The award will go towards the development of CTX-001 in preparation for clinical studies.
Tucson, AZ – January 20, 2024 – Ceria Therapeutics, Inc. (Ceria), an Arizona-based biotech startup focusing on the development of novel therapeutics to address several inflammatory diseases, announced today that the company has received a fourth Small Business Innovation Research (SBIR) grant from the National Institutes of Health (NIH). This award is directed to the development of CTX-001 for the treatment of non-healing diabetic foot ulcers (DFU).
Ceria’s pipeline of therapeutic products addresses inflammatory conditions at the root cause with a suite of novel drug products that block the inflammatory signaling pathway and restore natural healing.
DFU result from impaired circulation and neuropathy due to diabetes presenting a significant clinical problem for diabetic patients because of poor wound healing. Progression of these wounds can result in localized infection and necrosis requiring amputation of digits, portions of the foot, and even large portionsof the affected lower limb.
The standards of care for DFU include limb unweighting and wound care protocols including debridement, dressing, and excision of necrotic tissue. While, topical antibiotics and one product labeled for the treatment of DFU may be used, the latter has demonstrated only modest efficacy and is not widely prescribed. The intention of these efforts is to prevent further progression requiring more aggressive measures but are of limited efficacy.
While the majority of DFU initially present as Stages 1 or 2, a significant proportion progress to Stages 3 or 4. In the U.S. >25 million persons have diabetes, of which >25% will suffer a DFU in their lifetime resulting in >2 million new DFU cases each year. DFU is the #1 cause of emergency room visits for diabetics and progressive disease results in >72,000 amputations each year. The 5-year mortality rate for amputations from DFU is >50%. The costs of care for DFU are estimated to exceed $65B annually in the US. With limited treatment options and efficacy, DFU is considered a major unmet medical need.
This grant was awarded as a result of collaborative research between Ceria, University of Colorado Denver-Anschutz Medical Campus, and the University of Arizona Medical Center. David Jackson PhD, chief executive officer of Ceria, will serve as the principal investigator (PI). He is joined by Carlos Zgheib PhD, chief scientific officer of Ceria and co-PI of the program, Ken Liechty MD, inventor of the company’s core technology, and Geoff Gurtner MD, a surgeon and professor at the University of Arizona Medical Center. This team has extensive experience with the design and management of directed research and development programs. Dr. Liechty, Dr. Gurtner, and Dr. Zgheib are well published in this field, and Dr. Jackson has led multiple development programs for regulated products for patients.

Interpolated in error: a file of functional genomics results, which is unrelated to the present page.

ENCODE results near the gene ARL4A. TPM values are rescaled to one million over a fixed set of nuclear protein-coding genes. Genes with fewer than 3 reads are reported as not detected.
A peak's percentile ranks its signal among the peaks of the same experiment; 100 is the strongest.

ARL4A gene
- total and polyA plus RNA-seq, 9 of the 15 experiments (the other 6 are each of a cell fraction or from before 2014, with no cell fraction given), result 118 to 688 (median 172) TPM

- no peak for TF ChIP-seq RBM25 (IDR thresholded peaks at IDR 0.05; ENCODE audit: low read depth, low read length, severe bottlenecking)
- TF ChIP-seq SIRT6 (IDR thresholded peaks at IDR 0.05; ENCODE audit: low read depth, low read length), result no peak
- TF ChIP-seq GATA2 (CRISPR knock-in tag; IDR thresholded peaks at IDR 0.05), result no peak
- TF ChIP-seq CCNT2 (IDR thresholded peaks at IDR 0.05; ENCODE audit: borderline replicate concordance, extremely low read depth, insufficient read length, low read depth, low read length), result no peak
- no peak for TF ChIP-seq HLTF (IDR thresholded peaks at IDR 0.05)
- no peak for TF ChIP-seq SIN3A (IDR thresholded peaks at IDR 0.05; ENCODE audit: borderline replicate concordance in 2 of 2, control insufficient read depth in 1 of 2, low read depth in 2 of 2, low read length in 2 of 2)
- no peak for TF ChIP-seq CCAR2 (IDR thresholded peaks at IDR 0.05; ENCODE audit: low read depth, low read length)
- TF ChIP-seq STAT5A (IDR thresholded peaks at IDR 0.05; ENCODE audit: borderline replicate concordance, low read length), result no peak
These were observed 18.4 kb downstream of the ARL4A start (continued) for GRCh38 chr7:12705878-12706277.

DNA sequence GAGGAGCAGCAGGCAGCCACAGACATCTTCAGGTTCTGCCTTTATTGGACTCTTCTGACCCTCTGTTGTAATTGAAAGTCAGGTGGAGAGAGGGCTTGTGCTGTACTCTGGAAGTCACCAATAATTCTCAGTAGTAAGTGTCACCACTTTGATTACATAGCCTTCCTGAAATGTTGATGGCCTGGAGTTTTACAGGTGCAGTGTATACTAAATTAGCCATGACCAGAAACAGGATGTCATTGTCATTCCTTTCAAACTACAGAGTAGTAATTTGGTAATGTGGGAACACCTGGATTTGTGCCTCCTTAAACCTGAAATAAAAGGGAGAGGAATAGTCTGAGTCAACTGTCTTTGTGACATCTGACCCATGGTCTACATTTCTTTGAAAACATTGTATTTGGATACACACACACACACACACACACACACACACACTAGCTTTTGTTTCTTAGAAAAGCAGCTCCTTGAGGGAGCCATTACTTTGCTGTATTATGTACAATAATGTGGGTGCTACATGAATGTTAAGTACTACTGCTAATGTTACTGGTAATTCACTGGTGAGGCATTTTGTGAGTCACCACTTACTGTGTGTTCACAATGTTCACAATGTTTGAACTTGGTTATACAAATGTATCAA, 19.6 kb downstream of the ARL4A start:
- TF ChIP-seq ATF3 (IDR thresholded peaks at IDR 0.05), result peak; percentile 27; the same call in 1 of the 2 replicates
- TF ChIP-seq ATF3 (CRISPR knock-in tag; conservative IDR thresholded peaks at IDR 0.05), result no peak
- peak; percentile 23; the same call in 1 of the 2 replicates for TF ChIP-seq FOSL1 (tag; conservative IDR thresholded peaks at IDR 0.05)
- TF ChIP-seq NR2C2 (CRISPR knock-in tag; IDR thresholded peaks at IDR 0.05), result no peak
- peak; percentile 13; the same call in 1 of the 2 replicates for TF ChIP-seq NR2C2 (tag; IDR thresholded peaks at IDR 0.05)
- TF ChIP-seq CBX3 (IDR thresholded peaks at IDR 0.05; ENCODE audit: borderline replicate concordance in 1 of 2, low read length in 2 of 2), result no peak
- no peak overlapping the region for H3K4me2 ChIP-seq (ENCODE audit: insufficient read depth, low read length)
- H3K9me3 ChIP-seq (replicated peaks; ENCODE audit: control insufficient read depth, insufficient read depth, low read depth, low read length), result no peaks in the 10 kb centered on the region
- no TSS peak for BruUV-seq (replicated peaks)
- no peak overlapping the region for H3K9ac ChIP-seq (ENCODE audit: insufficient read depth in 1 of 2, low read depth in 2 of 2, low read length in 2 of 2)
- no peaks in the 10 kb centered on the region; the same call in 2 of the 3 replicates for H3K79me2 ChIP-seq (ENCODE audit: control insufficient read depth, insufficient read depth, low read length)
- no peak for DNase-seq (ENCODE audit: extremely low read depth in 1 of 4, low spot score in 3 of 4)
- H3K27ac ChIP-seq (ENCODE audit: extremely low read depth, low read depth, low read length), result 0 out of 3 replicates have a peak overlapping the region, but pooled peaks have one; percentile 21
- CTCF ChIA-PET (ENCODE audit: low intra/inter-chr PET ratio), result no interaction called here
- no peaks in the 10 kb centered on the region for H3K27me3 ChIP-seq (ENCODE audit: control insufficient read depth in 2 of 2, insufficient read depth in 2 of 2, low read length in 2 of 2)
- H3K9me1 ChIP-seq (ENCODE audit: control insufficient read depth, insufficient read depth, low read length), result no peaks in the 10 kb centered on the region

“This SBIR award to continue the development of CTX-001 reflects recognition of the potential of this drug to change the practice of medicine. This product shares core technology with our entire pipeline, which has the potential to improve the lives of millions of patients,” said Dr. David Jackson, CEO of Ceria. “If successful in clinical trials, CTX-001 will be a first-in-class therapeutic option to treat non-healing DFU by blocking hyperactivated inflammation.”
The award will support the development and manufacturing of CTX-001 in preparation for clinical trials. The program is funded through the National Institute of Diabetes and Digestive and Kidney Diseases of the NIH under Award Number 1R44DK136463-01A1.
The goal of the program is to prepare CTX-001 for submission of an Investigational New Drug (IND) to the Food & Drug Administration (FDA) to advance clinical studies of the drug. The work will support drug product manufacturing and analyses, as well as confirmatory efficacy and GLP IND-enabling studies.
“Ceria is dedicated to bringing novel, game-changing products to market.” Added Ken Liechty, MD, FACS, FAAP, and Founder of Ceria. “The company is looking forward to continuing our fruitful collaborations with The University of Colorado Denver – Anschutz Medical Campus and the University of Arizona Medical Center.”
About Ceria Therapeutics, Inc.
Ceria Therapeutics, Inc. is a preclinical-stage biotech company dedicated to improving the lives of patients suffering from unregulated inflammatory conditions. Ceria is headquartered in Tucson, Arizona with research and development facilities in Tucson and Aurora, Colorado. Founded in 2019, the company, along with collaborators and partners, is focused on developing and commercializing products derived from a core technology platform using nanoparticles to deliver microRNA therapeutics.
Ceria’s mission is to deliver therapies that attack these diseases at the root cause to bring substantial benefit to patients, healthcare providers, and other stakeholders.
Ceria Therapeutics, Inc.